Take baby steps.  Look for every little gain you can find.  Remember you are losing to start so an even trade is actually a trade in your advantage (it gets you closer to the draw).  If they use a 150 point unit to chase your 150 point unit, that is probably a win for you.  Most likely, they are giving up a lot of capability than you are.  This is a hard concept to explain but if you start with the (correct) assumption that eldar are over-pointed compared to current codexes by “trading” an over-pointed unit for equal points of “properly” pointed units you are actually getting a better deal.  Let me also be clear that “taking out” does not always mean killing.  A unit of pathfinders gets shot at and goes to ground.  None die (2+ save) but they are no closer to winning either.  Sure you are unlikely to do anything in return but he is no closer to winning. 

Do this enough and eventually you will (hopefully) find a tipping point at which you and your opponent are close enough in capability or a mistake is made that you can start to try and actually win the game.  The 66 point eldar jetbike unit is about 30-40 points over-costed in terms of impact on the table top.  (They are extremely valuable at winning you the game however)  So every time the enemy shoots or adjusts because of them it is gravy (unless of course they are wiped out- that is bad, as those bikes are probably needed to draw/win the game).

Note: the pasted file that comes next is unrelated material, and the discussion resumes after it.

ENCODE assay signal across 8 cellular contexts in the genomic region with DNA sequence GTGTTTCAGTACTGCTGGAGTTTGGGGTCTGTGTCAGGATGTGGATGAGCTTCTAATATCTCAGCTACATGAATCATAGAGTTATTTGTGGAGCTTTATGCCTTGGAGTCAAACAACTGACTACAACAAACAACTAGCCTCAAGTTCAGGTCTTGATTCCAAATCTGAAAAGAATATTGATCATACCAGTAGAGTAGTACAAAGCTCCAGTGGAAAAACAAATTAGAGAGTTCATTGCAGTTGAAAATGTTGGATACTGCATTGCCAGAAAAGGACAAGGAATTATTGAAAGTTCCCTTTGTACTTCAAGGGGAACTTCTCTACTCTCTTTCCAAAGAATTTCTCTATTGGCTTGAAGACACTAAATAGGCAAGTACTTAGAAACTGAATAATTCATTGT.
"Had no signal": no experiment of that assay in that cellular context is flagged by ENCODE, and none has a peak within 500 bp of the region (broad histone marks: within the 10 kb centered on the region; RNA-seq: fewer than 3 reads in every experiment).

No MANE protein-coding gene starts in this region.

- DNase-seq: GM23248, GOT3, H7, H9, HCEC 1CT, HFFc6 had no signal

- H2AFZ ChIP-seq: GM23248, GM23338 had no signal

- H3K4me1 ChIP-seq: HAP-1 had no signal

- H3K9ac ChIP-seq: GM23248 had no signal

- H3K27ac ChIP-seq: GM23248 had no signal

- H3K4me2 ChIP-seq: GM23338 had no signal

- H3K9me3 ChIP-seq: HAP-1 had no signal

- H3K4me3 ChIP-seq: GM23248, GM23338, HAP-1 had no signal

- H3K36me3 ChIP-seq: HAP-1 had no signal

Without getting into specific tactics, you have to remember that adapting is key.  I don’t think the eldar are strong enough to have a game plan and stick to it.  Your army isn’t strong enough and if you will lose a battle of strength.  Please note this does not mean you should be purely reactive to everything and it almost definitely means you shouldn’t be defensive.  Taking the fight to the enemy and forcing them to make a choice is often an excellent idea.  But you have to be ready to make sure that whatever choice they make is as painful as possible (once again pain isn’t always about removing models from the board, it can just as easily be about being out of position).  Determining when to change the role of your bikes from distraction units to scoring units is a form of adaption.  The key to successfully adapting is knowing what your army strengths are (and how strong they are).  Every turn the enemy is going to hurt you, this means you need to be able to assess the damage, figure out what tool you lost and find new tools to replace them.  When I fenced, I scored most of my point on parries followed by ripostes (parries stop the opponents attack and ripostes are your attacks back) .  Generally this is a defensive procedure, however defensive fencing is generally a good way to lose slowly, so what I would do is attack, expect a parry riposte from my opponent and counter his riposte.  This form of aggressive defense is something I find useful in 40k as well.

In closing, approaching the game as if the eldar army is the de-clawed cat at the cat fight is a good idea.  You are different, you don’t have the same options as your opponents, but that can be strength even if you don’t have claws, you still have your teeth and your opponent may not know how to defend vs. that.